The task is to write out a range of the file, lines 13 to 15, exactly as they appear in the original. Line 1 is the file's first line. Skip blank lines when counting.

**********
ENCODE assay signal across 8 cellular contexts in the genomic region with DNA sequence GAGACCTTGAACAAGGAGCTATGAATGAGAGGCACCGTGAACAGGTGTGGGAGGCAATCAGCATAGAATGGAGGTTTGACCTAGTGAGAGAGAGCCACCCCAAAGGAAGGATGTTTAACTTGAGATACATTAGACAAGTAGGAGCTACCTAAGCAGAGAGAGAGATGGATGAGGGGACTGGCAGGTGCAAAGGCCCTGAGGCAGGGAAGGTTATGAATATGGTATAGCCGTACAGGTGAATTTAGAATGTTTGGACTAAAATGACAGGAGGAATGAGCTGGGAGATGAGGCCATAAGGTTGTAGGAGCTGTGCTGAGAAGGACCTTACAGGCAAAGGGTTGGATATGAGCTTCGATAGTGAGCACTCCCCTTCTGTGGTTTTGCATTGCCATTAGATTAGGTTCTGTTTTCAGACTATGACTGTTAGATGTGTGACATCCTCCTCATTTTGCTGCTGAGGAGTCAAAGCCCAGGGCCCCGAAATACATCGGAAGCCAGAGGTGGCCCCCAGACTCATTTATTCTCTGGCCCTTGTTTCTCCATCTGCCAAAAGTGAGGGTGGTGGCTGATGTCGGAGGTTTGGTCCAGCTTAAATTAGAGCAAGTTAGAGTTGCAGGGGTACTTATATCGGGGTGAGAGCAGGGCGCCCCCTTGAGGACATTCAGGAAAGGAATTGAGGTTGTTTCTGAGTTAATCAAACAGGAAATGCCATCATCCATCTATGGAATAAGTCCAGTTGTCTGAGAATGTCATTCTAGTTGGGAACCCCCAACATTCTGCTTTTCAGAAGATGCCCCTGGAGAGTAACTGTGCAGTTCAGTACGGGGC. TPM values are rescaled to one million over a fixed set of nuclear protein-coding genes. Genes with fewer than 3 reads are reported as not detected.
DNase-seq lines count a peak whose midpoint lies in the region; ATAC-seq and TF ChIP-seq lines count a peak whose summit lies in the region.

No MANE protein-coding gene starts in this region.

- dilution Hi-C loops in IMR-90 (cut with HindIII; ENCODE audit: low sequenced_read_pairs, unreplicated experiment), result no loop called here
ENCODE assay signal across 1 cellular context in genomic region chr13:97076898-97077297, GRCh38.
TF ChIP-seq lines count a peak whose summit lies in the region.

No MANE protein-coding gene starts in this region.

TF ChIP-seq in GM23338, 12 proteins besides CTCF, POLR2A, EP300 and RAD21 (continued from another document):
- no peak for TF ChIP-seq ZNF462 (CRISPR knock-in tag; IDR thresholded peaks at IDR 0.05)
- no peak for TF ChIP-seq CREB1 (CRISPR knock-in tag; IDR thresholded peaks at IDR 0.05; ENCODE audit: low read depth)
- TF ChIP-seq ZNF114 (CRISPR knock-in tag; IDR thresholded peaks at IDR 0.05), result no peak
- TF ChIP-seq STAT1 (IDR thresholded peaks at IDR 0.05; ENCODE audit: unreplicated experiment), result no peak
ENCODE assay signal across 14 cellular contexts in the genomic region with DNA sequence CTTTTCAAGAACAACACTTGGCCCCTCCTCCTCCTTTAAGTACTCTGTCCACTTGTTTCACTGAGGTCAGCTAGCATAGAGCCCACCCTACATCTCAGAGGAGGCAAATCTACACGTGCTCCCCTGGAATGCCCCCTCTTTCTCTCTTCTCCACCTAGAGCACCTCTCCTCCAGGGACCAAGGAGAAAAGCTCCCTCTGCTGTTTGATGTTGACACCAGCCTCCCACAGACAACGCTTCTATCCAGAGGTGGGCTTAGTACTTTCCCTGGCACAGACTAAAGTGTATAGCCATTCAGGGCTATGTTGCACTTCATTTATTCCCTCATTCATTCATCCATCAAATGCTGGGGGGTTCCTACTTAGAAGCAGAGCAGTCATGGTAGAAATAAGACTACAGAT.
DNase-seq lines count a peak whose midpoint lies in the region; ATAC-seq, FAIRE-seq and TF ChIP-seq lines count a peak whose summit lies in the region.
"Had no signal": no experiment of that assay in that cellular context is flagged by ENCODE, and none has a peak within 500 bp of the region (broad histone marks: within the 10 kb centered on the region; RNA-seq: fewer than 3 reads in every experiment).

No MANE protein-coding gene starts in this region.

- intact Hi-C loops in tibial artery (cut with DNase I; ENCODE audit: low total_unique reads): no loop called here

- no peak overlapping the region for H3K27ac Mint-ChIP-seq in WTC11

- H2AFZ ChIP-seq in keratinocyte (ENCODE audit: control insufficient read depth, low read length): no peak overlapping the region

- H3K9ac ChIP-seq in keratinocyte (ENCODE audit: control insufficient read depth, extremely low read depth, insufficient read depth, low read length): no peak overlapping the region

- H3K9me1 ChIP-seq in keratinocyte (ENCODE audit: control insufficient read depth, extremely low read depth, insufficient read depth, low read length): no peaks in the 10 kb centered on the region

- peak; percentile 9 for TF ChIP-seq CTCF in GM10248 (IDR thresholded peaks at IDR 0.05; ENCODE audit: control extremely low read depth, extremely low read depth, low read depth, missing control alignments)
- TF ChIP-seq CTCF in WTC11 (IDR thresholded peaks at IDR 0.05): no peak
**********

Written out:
ENCODE assay signal across 14 cellular contexts in the genomic region with DNA sequence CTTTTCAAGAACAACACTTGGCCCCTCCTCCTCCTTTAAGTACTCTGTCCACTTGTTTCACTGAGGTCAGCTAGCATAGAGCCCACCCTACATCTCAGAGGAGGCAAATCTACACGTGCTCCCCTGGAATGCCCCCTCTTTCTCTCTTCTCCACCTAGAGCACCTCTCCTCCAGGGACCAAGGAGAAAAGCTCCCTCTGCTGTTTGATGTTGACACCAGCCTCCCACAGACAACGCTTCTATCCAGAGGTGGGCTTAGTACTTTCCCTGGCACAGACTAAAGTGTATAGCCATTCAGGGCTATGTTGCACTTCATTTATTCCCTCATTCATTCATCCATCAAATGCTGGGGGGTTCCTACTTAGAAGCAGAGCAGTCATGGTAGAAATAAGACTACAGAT.
DNase-seq lines count a peak whose midpoint lies in the region; ATAC-seq, FAIRE-seq and TF ChIP-seq lines count a peak whose summit lies in the region.
"Had no signal": no experiment of that assay in that cellular context is flagged by ENCODE, and none has a peak within 500 bp of the region (broad histone marks: within the 10 kb centered on the region; RNA-seq: fewer than 3 reads in every experiment).